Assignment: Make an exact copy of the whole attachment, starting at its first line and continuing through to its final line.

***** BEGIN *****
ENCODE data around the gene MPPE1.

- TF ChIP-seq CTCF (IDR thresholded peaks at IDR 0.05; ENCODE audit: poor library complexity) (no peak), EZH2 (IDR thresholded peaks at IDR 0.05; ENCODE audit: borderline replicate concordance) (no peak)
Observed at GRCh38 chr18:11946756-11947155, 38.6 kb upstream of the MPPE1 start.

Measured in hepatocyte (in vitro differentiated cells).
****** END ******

ENCODE data around the gene MPPE1.

- TF ChIP-seq CTCF (IDR thresholded peaks at IDR 0.05; ENCODE audit: poor library complexity) (no peak), EZH2 (IDR thresholded peaks at IDR 0.05; ENCODE audit: borderline replicate concordance) (no peak)
Observed at GRCh38 chr18:11946756-11947155, 38.6 kb upstream of the MPPE1 start.

Measured in hepatocyte (in vitro differentiated cells).